This has been devastating to some. Others have argued that minorities can sometimes be more energetic and more confident than established, lethargic majorities. Some of them point to Jews as the obvious example of a minority that has survived through millennia, meeting the challenges of counter-cultural existence.
Some go even further than looking to the Jews as an example of the possibility of survival. They sense that Jews, with a head start on this kind of survival, might have some specific wisdom and advice. Here are a few lines of a longer and moving note I received from an evangelical friend who is a professor at a Christian school. It is one of several such messages I’ve received lately from Evangelicals:
I write with tears over the irony that I have more kinship with an Orthodox Jewish rabbi I have met once and corresponded with occasionally than I do with other people I have known my entire life…We are again in the days of Nero, reviled by Jew and Christian alike for his antipathy to all things good and holy, and for his bloodthirsty, immoral nature. We American Christians have much to learn from you; you are much better at handling persecution than we, our forefathers having afforded you so much practice. Now we who thought we’d never face this day must hang our heads in shame as we not only beg your forgiveness, but for pointers in the dark days to come.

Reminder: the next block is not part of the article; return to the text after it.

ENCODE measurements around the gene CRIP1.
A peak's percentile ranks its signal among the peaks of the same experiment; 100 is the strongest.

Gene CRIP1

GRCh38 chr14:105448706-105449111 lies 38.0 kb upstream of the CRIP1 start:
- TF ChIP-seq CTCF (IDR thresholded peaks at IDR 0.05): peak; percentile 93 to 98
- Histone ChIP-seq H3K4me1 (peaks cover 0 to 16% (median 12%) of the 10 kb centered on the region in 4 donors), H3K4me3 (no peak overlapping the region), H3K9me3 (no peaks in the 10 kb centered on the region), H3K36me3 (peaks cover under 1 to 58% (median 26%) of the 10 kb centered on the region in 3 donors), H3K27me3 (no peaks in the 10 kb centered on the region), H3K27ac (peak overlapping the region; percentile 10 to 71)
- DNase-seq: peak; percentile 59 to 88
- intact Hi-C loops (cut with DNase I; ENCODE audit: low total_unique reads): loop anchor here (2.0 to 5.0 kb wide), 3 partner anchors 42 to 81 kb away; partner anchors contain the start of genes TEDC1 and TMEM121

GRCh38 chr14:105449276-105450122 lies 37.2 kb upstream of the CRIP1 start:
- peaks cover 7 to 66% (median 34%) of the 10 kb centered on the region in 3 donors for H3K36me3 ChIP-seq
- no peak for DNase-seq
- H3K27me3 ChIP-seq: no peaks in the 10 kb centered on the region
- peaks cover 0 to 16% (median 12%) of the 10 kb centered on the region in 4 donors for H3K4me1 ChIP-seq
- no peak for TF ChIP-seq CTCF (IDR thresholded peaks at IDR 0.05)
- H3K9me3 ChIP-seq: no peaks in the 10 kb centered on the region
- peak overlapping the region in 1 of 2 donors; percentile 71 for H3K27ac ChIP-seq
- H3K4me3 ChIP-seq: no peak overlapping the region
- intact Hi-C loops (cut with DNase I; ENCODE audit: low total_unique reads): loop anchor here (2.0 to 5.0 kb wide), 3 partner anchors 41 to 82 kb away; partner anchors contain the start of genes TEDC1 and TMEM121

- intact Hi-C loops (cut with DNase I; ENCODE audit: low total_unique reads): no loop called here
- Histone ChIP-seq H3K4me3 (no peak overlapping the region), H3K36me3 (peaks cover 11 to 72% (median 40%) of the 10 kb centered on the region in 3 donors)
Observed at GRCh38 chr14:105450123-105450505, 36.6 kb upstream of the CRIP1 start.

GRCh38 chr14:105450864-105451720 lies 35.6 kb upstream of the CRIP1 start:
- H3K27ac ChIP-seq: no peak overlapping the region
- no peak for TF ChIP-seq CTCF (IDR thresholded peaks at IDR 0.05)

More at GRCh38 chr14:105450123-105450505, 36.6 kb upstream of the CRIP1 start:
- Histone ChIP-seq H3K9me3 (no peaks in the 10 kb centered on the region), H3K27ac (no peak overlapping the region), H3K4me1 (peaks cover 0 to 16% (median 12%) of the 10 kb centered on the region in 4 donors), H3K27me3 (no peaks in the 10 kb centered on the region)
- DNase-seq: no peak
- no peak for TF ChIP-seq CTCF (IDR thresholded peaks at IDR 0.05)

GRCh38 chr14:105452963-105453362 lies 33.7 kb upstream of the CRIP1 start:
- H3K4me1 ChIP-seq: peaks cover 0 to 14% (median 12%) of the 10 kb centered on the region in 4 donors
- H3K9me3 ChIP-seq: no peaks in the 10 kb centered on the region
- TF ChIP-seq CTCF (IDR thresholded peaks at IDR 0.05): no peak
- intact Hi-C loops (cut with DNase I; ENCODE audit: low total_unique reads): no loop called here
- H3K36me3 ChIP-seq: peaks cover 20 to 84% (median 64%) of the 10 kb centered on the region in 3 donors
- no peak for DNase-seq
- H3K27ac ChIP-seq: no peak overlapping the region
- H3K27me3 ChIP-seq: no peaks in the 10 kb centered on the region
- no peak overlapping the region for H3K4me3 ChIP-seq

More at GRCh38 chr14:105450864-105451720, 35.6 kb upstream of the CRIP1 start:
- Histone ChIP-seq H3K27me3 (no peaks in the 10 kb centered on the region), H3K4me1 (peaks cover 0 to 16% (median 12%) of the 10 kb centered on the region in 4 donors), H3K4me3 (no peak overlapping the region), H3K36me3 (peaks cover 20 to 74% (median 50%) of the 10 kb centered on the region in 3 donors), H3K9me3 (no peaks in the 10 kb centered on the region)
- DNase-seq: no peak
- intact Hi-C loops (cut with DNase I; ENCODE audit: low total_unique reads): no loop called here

4) The coming Orthodox-Evangelical alliance.
What Pew2 ought to produce is a strategic alliance between Orthodox Jews and Evangelicals, such as existed (and continues to exist) with Roman Catholics in regard to issues like resisting right-to-die legislation and in support of school vouchers.
The groups are irreconcilably different in our theologies. There is no gainsaying that. But both of us still offer our adherents a take-away that others thought no one wanted. And they were wrong. Millions still have strong belief in a G-d who speaks to Man directly, who has demands, expectations, and sets limits, and Who doesn’t change His mind. Where some – Jews and Christians – found these notions both outdated and burdensome, others are finding it impossible and unsatisfying to stay in a religion without them.